STATEN ISLAND, N.Y. - They may pretend to be utility workers asking to read a meter, or sometimes they'll pretend to be a friend, hoping to capitalize on a senior citizen's advanced age and poor eyesight and trick their way into a house.
Even though police took down a band of gypsies responsible for a string of so-called "deception burglaries" on and off Staten Island earlier this year, law enforcement officials still warn residents -- and seniors in particular -- to be wary of any stranger knocking on their door, asking to come in.
A New Springville woman learned firsthand the need for wariness on Aug. 29, when a man and woman claiming to be National Grid workers called at 8:30 p.m., offering to talk about discounts, but only if she came down from her balcony and opened the door.
One said, "I can talk to you only so far from the balcony. You've got to come downstairs," recounted the woman, who spoke on condition of anonymity, saying she was afraid of retaliation.
The duo eventually left, and she contacted both the utility company and the police, she said.
An incident in St. George earlier this summer ended differently, police said. A man and woman knocked on a 73-year-old woman's door on July 6, pretended to know her, and asked to use the bathroom. As the home's resident showed the female visitor to the bathroom, the male found a wallet and stole a credit card, then used it to go shopping at the Staten Island Mall, according to police.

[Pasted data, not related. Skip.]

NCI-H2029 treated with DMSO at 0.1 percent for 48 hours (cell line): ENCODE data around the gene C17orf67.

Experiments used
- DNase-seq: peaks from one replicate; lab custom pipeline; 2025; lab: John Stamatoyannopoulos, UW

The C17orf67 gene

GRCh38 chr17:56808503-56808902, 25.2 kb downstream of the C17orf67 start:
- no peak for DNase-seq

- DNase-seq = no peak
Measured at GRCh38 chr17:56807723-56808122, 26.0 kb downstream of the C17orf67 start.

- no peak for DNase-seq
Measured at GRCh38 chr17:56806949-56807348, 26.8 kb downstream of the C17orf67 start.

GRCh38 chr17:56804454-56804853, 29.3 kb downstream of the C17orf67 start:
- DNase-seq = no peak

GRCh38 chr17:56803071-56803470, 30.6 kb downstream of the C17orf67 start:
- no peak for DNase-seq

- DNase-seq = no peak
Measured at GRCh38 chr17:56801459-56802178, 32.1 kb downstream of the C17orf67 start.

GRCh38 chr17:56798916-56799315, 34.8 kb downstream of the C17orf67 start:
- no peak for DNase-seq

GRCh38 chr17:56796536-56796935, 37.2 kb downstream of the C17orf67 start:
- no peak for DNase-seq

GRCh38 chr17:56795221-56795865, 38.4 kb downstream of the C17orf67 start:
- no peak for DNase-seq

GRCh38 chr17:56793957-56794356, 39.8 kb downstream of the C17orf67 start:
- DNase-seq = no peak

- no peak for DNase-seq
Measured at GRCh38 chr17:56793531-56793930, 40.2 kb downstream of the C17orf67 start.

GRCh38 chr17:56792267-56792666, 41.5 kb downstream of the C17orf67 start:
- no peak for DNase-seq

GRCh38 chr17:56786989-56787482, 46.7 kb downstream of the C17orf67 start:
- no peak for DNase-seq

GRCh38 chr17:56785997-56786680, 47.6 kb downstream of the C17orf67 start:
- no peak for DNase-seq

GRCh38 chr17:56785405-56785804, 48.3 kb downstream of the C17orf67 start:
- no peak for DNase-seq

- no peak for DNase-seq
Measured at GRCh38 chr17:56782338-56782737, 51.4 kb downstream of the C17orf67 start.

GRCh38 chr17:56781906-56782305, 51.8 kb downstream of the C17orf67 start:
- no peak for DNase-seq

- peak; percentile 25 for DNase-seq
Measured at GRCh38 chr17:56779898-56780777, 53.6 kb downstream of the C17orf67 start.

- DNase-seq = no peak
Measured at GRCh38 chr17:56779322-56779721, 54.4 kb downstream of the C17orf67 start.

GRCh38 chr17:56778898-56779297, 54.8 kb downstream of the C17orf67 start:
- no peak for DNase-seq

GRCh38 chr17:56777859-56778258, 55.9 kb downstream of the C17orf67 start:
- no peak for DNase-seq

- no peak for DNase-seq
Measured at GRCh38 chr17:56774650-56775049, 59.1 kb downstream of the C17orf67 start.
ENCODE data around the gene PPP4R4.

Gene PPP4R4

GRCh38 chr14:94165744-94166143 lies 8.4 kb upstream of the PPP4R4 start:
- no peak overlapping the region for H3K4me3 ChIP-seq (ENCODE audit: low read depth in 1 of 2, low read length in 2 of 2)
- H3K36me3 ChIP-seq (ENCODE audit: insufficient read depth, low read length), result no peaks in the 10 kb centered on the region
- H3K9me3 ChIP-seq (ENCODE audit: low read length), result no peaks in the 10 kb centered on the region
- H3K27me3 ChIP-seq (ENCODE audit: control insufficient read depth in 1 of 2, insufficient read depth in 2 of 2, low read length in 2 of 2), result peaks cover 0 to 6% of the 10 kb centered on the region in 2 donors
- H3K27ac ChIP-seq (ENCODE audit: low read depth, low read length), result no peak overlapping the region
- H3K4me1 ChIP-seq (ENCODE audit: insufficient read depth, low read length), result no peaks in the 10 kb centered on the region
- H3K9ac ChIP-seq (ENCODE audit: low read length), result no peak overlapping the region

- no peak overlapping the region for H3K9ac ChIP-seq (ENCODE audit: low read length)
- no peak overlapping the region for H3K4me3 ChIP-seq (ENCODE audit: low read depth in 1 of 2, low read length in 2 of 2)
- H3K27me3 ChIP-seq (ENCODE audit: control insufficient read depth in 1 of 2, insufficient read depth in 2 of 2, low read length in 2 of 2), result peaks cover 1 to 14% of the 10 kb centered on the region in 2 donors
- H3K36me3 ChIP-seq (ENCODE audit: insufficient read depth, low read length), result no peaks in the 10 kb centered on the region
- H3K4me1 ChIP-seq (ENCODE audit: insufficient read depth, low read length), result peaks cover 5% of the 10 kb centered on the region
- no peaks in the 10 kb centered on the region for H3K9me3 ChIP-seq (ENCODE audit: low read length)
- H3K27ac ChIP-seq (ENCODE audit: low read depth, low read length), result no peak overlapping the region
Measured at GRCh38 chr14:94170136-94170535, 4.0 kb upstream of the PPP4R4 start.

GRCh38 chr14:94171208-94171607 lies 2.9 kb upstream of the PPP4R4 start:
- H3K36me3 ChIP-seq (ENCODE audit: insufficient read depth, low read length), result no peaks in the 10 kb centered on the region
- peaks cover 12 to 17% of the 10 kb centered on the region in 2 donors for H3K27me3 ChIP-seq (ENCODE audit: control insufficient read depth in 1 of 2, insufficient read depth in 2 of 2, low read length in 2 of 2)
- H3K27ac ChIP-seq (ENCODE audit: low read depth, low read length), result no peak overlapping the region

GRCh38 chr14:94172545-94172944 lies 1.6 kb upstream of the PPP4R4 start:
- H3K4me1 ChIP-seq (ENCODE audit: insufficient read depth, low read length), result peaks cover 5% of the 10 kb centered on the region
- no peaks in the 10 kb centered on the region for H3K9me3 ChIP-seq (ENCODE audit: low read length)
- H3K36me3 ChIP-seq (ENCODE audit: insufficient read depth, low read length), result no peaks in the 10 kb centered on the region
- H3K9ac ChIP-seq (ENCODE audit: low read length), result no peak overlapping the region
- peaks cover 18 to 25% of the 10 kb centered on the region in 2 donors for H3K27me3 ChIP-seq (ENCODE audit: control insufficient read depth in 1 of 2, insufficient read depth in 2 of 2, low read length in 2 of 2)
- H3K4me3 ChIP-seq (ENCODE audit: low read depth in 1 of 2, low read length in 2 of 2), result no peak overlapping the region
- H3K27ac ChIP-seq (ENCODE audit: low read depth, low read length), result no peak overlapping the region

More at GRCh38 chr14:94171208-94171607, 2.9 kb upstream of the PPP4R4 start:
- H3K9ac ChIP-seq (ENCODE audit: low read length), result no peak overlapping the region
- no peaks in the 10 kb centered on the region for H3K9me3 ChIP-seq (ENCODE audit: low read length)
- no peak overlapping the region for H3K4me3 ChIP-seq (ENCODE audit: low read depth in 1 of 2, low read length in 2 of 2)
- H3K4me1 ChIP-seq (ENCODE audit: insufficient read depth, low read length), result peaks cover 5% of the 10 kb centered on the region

The NYPD Deputy Commissioner of Public Information's office released surveillance stills of two people wanted for questioning in connection with the incident last month.
The suspects in the aforementioned "deception burglary" strings also targeted seniors, according to authorities.
Typically, one of the scammers knocks on the front door, pretending to be a utility worker, and while the home's occupant is distracted, two or three more slip in to steal jewelry and other valuables.
Police arrested three of the suspects in that spree -- brothers Harvey and Mack Ely, 38 and 37, and Steven Mitchell, 54 -- in May, and a fourth, Ronnie Ristich, 56, in June. Harvey Ely was sentenced Aug. 26 to a two- to four-year prison term in connection with the burglaries. The cases against the other three are still pending resolution.
Also last month, Consolidated Edison warned its customers to be vigilant after receiving reports of scammers inYonkers, Queens and the Bronx.
In those instances, con artists posing as Con Ed employees reportedly promised to lower their electricity bills in exchange for cash or a check on the spot.
The utility offered the following advice to its customers:
If you are approached by someone claiming to be from Con Edison, ask to see identification.
If you still have doubts, call 1-800-75-CONED to confirm the person is actually an employee.